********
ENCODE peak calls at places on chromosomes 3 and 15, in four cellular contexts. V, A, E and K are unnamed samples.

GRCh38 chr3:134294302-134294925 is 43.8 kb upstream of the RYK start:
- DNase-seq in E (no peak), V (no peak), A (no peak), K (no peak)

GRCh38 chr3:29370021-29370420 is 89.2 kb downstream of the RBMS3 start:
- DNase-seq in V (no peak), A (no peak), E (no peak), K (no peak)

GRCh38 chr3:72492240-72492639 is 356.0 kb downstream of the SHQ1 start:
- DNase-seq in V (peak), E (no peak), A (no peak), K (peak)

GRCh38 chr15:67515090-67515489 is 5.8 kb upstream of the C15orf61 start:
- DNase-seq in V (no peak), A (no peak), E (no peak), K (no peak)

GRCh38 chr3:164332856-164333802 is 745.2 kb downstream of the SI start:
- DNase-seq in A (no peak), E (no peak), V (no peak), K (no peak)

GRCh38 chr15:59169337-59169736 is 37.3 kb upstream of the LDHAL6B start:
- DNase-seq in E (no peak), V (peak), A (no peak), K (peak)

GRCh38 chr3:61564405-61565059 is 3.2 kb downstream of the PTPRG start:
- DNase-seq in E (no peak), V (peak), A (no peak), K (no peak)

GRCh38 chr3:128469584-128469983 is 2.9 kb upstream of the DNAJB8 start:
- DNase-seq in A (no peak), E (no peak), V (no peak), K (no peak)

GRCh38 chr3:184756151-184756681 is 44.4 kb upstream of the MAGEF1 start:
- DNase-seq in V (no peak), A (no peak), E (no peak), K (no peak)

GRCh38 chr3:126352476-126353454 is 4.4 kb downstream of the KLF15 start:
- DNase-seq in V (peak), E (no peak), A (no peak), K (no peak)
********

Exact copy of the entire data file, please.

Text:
ENCODE peak calls at places on chromosomes 3 and 15, in four cellular contexts. V, A, E and K are unnamed samples.

GRCh38 chr3:134294302-134294925 is 43.8 kb upstream of the RYK start:
- DNase-seq in E (no peak), V (no peak), A (no peak), K (no peak)

GRCh38 chr3:29370021-29370420 is 89.2 kb downstream of the RBMS3 start:
- DNase-seq in V (no peak), A (no peak), E (no peak), K (no peak)

GRCh38 chr3:72492240-72492639 is 356.0 kb downstream of the SHQ1 start:
- DNase-seq in V (peak), E (no peak), A (no peak), K (peak)

GRCh38 chr15:67515090-67515489 is 5.8 kb upstream of the C15orf61 start:
- DNase-seq in V (no peak), A (no peak), E (no peak), K (no peak)

GRCh38 chr3:164332856-164333802 is 745.2 kb downstream of the SI start:
- DNase-seq in A (no peak), E (no peak), V (no peak), K (no peak)

GRCh38 chr15:59169337-59169736 is 37.3 kb upstream of the LDHAL6B start:
- DNase-seq in E (no peak), V (peak), A (no peak), K (peak)

GRCh38 chr3:61564405-61565059 is 3.2 kb downstream of the PTPRG start:
- DNase-seq in E (no peak), V (peak), A (no peak), K (no peak)

GRCh38 chr3:128469584-128469983 is 2.9 kb upstream of the DNAJB8 start:
- DNase-seq in A (no peak), E (no peak), V (no peak), K (no peak)

GRCh38 chr3:184756151-184756681 is 44.4 kb upstream of the MAGEF1 start:
- DNase-seq in V (no peak), A (no peak), E (no peak), K (no peak)

GRCh38 chr3:126352476-126353454 is 4.4 kb downstream of the KLF15 start:
- DNase-seq in V (peak), E (no peak), A (no peak), K (no peak)